const end = {
	type: 'FeatureCollection',
	features: [{
		type: 'Feature',
		properties: {},
		geometry: {
			type: 'Point',
			coordinates: coords
		}
	}]
};

In the above code, we declare ‘coords’ as an object which contains the location data.

We declare ‘end’ with demo details, which will be changed based on the click made by the user.

if (map.current.getLayer('end')) {
	map.current.getSource('end').setData(end);
} else {
	map.current.addLayer({
		id: 'end',
		type: 'circle',
		source: {
			type: 'geojson',
			data: {
				type: 'FeatureCollection',
				features: [{
					type: 'Feature',
					properties: {},
					geometry: {
						type: 'Point',
						coordinates: coords
					}
				}]
			}
		},
		paint: {
			'circle-radius': 10,
			'circle-color': '#f30'
		}
	});
}

In the above code, if the user has already clicked on the screen, get the coordinates. Otherwise, make a plot of the point based on the click made by the user.

getRoute()

We create an async to create an optimal route between the two and plots onto the map.

async function getRoute(end) {
    const query = await fetch(
`https://api.mapbox.com/directions/v5/mapbox/cycling/${start[0]},${start[1]};${end[0]},${end[1]}?steps=true&geometries=geojson&access_token=${mapboxgl.accessToken}`,
      { method: 'GET' }
    );

    const json = await query.json();
    const data = json.routes[0];
    const route = data.geometry.coordinates;
    const geojson = {
      type: 'Feature',
      properties: {},
      geometry: {
        type: 'LineString',
        coordinates: route
      }
    };
    
   //code
  }

We use fetch() to connect, make a request, and get a response from the MapBox API.

After that, we break the response, so as to get the required data, which will then be plotted onto the map.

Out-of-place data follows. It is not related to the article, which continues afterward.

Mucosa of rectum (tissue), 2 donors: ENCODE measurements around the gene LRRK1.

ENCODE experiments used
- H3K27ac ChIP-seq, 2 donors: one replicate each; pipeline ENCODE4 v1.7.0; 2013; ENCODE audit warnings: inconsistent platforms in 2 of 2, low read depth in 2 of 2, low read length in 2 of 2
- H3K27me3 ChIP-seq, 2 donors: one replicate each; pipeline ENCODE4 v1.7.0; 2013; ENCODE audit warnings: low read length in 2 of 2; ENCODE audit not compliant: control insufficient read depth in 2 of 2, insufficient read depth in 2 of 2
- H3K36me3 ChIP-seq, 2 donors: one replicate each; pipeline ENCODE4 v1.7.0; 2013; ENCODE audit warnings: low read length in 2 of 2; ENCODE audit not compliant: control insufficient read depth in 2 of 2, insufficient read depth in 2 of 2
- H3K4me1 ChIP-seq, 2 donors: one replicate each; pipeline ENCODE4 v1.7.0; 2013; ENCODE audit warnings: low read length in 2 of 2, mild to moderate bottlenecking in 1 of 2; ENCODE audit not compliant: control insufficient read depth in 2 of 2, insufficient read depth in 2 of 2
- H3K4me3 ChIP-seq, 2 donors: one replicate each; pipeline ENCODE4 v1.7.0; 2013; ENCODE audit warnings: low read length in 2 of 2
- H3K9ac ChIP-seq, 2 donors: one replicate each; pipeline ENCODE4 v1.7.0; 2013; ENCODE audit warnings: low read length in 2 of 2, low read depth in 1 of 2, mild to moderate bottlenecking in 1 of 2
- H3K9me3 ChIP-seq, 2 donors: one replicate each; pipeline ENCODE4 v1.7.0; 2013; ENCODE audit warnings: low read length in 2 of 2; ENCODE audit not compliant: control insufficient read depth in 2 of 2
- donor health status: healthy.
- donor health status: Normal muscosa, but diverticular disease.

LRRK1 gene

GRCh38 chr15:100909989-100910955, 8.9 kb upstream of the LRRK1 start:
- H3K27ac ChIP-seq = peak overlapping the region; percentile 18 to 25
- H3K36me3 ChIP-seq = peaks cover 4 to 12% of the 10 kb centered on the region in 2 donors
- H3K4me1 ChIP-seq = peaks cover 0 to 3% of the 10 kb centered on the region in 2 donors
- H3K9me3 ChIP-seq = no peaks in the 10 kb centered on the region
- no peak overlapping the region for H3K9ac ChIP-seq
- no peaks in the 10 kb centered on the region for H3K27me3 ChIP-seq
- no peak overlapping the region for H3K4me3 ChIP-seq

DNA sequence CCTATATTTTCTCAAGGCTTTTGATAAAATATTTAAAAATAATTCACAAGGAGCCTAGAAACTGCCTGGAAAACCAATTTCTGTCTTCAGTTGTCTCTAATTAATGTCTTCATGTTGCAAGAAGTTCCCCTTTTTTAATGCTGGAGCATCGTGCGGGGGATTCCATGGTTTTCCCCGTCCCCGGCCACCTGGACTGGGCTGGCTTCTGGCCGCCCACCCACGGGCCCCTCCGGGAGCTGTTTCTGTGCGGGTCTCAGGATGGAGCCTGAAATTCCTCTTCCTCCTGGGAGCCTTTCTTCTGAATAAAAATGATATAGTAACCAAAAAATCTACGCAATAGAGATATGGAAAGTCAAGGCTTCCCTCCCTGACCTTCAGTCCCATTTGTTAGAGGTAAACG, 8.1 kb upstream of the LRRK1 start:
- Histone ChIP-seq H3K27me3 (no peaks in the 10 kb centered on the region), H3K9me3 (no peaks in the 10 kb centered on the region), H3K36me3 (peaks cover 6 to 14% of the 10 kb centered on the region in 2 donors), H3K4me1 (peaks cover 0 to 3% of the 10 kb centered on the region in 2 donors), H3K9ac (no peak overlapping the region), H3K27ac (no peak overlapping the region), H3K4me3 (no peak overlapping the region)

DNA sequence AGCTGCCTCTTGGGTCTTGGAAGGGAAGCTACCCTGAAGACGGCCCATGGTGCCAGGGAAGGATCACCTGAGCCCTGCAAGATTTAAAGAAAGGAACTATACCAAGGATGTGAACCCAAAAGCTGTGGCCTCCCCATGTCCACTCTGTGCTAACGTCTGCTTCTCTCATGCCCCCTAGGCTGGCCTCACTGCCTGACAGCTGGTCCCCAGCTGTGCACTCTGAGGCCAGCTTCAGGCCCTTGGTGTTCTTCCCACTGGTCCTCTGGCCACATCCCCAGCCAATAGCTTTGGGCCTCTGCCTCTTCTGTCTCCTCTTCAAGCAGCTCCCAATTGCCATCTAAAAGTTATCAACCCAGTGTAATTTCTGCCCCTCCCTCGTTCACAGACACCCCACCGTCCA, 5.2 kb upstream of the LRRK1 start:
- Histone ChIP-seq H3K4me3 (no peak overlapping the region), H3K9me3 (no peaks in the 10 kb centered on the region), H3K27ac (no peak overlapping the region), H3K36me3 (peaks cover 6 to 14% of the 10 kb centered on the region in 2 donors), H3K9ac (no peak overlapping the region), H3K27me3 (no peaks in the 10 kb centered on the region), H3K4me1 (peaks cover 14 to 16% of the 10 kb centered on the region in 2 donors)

// if the route already exists on the map, we'll reset it using setData
if (map.current.getSource('route')) {
	map.current.getSource('route').setData(geojson);
}
// otherwise, we'll make a new request
else {
	map.current.addLayer({
		id: 'route',
		type: 'line',
		source: {
			type: 'geojson',
			data: geojson
		},
		layout: {
			'line-join': 'round',
			'line-cap': 'round'
		},
		paint: {
			'line-color': '#3887be',
			'line-width': 5,
			'line-opacity': 0.75
		}
	});
}

In the above code, we check if the route exists on the user’s click. If the route exists, we reset the route and create a new route.

 // get the sidebar and add the instructions
 const instructions = document.getElementById('instructions');
 const steps = data.legs[0].steps;

 let tripInstructions = '';
 for (const step of steps) {
 	tripInstructions += `<li>${step.maneuver.instruction}</li>`;
 }
 instructions.innerHTML = `<p><strong>Trip duration: ${Math.floor(
      data.duration / 60
    )} min 🚴 </strong></p><ol>${tripInstructions}</ol>`;

The above code renders the UI, with the navigation details, i.e. steps to be taken to reach the destination.

HTML Code

Add the following code under return to add the map and route components.

<div ref={mapContainer} className="map-container" />
<div id="instructions" className="instructions"></div>

Download the complete code below:

Conclusion

Thanks for reading, hope you got answers to some of your questions and learned to create a React-based Maps application to find routes between two locations.

Visit Let’s React to learn more about React.

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1 Comment

1 Comment

  1. Raz says:

    Sorry, it is horrible. Brackets hell. Why nobody can’t create an easy and working Mapbox example?